Love of darkness and God’s judgment:  When we walk according to the teachings of Christ, we are walking in the Light. If we oppose these teachings, we oppose Christ himself; hence, we are walking in darkness. In today’s text, we are told, Light has come into the world, but people loved the darkness instead of light because their deeds were evil. There are many dark corners in our world.  Addiction to alcohol, drugs, gambling and pornography, sexual immorality, environmental irresponsibility, and a lack of purpose among so many of us, especially among young people are a few of these dark corners.  It is very easy to pretend that these dark corners don’t exist.   Our lives matter to God, and He knows all about the dark corners in our lives. He wants us to stop hiding our sin in the dark and demands that we expose every dark corner to His Light of life. He is giving to us the Light that not only shows up the dirt in our lives but cleanse it away. He died so that we could be made new and clean. Freely, the light of His forgiveness shines into our lives, brightening up every corner, forgiving every sin, restoring our relationship with God, renewing our lives.

We need to love the cross, the symbol of God’s forgiving and merciful love: The crucifix – the symbol of the “lifted up” Jesus – holds a central place in our Churches because it is a forceful reminder not only of God’s love and mercy, but also of the price of our salvation.  Hence, no Christian home should be without this symbol of God’s love.  The crucifix invites us to respond with more than compassion; it inspires us to remove the suffering of other people’s misery.  It encourages us not only to feel deep sorrow for another’s suffering, but also to try our best to remove that suffering. Hence, let us love the cross, wear its image and carry our own daily cross with joy.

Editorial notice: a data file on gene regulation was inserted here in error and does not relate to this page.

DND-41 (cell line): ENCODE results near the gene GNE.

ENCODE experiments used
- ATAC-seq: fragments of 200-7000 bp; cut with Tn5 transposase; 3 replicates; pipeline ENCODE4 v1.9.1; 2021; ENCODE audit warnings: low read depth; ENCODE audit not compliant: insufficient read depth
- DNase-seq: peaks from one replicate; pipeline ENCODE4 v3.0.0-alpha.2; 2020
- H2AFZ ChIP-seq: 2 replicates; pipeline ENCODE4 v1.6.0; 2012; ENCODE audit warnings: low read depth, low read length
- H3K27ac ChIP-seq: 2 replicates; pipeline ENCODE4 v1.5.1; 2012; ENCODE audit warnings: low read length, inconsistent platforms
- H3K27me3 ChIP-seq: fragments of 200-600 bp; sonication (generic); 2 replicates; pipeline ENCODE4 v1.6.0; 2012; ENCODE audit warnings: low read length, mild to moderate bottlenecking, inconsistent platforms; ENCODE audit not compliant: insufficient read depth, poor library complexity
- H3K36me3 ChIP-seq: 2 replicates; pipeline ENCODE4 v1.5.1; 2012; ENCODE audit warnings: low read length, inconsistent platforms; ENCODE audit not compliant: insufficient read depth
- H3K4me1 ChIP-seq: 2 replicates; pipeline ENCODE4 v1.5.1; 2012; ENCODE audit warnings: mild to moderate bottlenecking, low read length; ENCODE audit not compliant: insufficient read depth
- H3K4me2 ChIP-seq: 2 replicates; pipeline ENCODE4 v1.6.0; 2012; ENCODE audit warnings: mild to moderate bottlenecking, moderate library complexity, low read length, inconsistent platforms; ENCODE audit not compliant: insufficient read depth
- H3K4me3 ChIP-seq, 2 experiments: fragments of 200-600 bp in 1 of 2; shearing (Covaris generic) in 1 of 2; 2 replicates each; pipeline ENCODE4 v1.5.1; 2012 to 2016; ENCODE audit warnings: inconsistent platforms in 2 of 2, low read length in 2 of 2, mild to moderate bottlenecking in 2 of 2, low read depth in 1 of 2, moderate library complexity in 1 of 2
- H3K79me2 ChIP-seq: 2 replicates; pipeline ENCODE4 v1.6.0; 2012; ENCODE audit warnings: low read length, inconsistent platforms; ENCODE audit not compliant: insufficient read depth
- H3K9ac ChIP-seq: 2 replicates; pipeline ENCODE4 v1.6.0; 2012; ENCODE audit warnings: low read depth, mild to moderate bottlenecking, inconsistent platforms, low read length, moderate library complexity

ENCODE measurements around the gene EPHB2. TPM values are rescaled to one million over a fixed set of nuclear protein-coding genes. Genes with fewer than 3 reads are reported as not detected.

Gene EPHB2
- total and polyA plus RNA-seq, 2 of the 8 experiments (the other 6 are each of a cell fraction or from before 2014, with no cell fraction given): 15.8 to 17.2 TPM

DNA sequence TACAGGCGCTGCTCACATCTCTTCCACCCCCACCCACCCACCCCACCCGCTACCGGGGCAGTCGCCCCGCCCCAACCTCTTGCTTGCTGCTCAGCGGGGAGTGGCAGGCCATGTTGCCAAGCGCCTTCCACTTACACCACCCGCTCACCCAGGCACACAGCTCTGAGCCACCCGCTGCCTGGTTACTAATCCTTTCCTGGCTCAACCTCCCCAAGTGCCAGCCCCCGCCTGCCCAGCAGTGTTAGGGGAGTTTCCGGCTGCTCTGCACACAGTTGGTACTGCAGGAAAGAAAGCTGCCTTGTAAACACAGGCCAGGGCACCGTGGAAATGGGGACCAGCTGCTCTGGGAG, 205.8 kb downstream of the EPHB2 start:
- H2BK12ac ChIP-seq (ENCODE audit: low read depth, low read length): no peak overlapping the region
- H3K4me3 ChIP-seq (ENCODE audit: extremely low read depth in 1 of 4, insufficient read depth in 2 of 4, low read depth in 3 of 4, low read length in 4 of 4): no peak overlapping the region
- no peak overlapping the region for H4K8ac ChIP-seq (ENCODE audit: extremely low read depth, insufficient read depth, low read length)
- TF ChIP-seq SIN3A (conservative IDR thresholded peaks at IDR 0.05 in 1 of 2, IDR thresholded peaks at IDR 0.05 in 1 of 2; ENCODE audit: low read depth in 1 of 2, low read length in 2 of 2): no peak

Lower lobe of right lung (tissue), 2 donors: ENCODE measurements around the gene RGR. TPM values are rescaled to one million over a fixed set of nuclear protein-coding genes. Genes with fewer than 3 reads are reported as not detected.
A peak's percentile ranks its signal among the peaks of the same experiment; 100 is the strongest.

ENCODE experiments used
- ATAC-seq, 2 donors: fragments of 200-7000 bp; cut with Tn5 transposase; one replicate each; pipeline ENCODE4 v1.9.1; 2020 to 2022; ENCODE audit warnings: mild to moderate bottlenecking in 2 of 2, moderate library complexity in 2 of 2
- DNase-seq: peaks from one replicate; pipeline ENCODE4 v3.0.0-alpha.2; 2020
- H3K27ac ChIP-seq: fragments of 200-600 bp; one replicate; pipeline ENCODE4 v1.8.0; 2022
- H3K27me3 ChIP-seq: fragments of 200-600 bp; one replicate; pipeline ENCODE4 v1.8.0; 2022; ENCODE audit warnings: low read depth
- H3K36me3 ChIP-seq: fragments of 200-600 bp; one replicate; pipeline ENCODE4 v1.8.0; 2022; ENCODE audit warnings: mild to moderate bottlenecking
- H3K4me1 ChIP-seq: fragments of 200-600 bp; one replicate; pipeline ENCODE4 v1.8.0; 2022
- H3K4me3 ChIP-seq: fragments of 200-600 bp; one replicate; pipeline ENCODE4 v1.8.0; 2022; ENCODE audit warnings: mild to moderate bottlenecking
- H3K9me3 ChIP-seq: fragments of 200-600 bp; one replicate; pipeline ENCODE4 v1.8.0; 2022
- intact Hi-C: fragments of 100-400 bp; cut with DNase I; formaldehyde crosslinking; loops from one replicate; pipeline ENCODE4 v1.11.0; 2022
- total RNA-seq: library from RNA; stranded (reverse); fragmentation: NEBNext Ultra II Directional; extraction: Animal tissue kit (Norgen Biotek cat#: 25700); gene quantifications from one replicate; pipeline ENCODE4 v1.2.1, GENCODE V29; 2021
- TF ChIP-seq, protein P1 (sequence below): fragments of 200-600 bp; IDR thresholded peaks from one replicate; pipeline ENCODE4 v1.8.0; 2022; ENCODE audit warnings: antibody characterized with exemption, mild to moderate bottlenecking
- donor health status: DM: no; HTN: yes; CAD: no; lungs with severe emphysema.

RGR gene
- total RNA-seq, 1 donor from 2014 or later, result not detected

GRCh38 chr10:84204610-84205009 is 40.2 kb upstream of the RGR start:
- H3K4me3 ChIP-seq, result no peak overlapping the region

Let us be bearers of Jesus’ light and carry it to other people. When we allow the Light of God’s forgiveness to shine in our lives, it brightens up every corner, forgives every sin, restores our relationship with God and renews our lives. Whoever follows Jesus will not walk in darkness. We will experience the joy and peace of sins forgiven, of new attitudes and of new relationships with family and friends. Jesus’ Light of truth, justice, holiness and charity shining in our lives ought to bring blessing to others. We are to let this Light of Christ shine through us into the lives of the people around us.  The Light we give to others can dispel the darkness of their lives and bring them to a completely new outlook. Let us not underestimate what the Light of Christ can do through us. As Jesus said: “You are the light of the world…. your light must shine before people so that they will see the good things you do and praise your Father in Heaven” (Matthew 5:14, 16).